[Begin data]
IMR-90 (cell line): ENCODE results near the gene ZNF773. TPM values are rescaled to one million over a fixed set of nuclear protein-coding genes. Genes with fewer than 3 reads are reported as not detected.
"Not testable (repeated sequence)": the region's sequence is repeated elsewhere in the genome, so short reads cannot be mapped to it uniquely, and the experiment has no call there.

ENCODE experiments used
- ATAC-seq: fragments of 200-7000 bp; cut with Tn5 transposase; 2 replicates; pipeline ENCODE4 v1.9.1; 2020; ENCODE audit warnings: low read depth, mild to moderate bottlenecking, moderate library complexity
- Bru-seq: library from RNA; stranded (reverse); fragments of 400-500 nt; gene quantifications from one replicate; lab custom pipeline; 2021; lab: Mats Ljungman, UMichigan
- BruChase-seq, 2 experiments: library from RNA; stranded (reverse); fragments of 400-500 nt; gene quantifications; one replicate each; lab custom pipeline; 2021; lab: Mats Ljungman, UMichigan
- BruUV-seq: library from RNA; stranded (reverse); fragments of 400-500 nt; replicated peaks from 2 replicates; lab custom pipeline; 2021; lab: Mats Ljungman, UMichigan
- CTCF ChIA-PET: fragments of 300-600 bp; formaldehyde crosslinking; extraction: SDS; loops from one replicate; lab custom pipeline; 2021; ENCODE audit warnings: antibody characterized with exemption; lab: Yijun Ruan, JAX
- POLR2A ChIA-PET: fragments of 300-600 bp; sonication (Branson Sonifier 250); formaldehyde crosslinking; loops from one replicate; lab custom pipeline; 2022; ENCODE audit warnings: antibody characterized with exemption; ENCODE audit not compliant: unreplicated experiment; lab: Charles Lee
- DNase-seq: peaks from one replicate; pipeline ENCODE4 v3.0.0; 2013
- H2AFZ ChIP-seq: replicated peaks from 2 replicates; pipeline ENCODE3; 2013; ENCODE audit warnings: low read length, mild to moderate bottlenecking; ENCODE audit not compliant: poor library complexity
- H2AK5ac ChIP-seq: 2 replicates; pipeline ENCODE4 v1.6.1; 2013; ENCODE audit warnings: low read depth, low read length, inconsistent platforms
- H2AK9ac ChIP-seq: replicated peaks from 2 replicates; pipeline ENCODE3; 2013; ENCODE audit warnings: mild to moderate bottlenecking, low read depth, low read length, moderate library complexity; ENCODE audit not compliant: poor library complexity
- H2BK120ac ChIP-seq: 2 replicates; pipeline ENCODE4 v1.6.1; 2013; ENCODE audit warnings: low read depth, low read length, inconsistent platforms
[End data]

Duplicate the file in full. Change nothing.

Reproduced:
IMR-90 (cell line): ENCODE results near the gene ZNF773. TPM values are rescaled to one million over a fixed set of nuclear protein-coding genes. Genes with fewer than 3 reads are reported as not detected.
"Not testable (repeated sequence)": the region's sequence is repeated elsewhere in the genome, so short reads cannot be mapped to it uniquely, and the experiment has no call there.

ENCODE experiments used
- ATAC-seq: fragments of 200-7000 bp; cut with Tn5 transposase; 2 replicates; pipeline ENCODE4 v1.9.1; 2020; ENCODE audit warnings: low read depth, mild to moderate bottlenecking, moderate library complexity
- Bru-seq: library from RNA; stranded (reverse); fragments of 400-500 nt; gene quantifications from one replicate; lab custom pipeline; 2021; lab: Mats Ljungman, UMichigan
- BruChase-seq, 2 experiments: library from RNA; stranded (reverse); fragments of 400-500 nt; gene quantifications; one replicate each; lab custom pipeline; 2021; lab: Mats Ljungman, UMichigan
- BruUV-seq: library from RNA; stranded (reverse); fragments of 400-500 nt; replicated peaks from 2 replicates; lab custom pipeline; 2021; lab: Mats Ljungman, UMichigan
- CTCF ChIA-PET: fragments of 300-600 bp; formaldehyde crosslinking; extraction: SDS; loops from one replicate; lab custom pipeline; 2021; ENCODE audit warnings: antibody characterized with exemption; lab: Yijun Ruan, JAX
- POLR2A ChIA-PET: fragments of 300-600 bp; sonication (Branson Sonifier 250); formaldehyde crosslinking; loops from one replicate; lab custom pipeline; 2022; ENCODE audit warnings: antibody characterized with exemption; ENCODE audit not compliant: unreplicated experiment; lab: Charles Lee
- DNase-seq: peaks from one replicate; pipeline ENCODE4 v3.0.0; 2013
- H2AFZ ChIP-seq: replicated peaks from 2 replicates; pipeline ENCODE3; 2013; ENCODE audit warnings: low read length, mild to moderate bottlenecking; ENCODE audit not compliant: poor library complexity
- H2AK5ac ChIP-seq: 2 replicates; pipeline ENCODE4 v1.6.1; 2013; ENCODE audit warnings: low read depth, low read length, inconsistent platforms
- H2AK9ac ChIP-seq: replicated peaks from 2 replicates; pipeline ENCODE3; 2013; ENCODE audit warnings: mild to moderate bottlenecking, low read depth, low read length, moderate library complexity; ENCODE audit not compliant: poor library complexity
- H2BK120ac ChIP-seq: 2 replicates; pipeline ENCODE4 v1.6.1; 2013; ENCODE audit warnings: low read depth, low read length, inconsistent platforms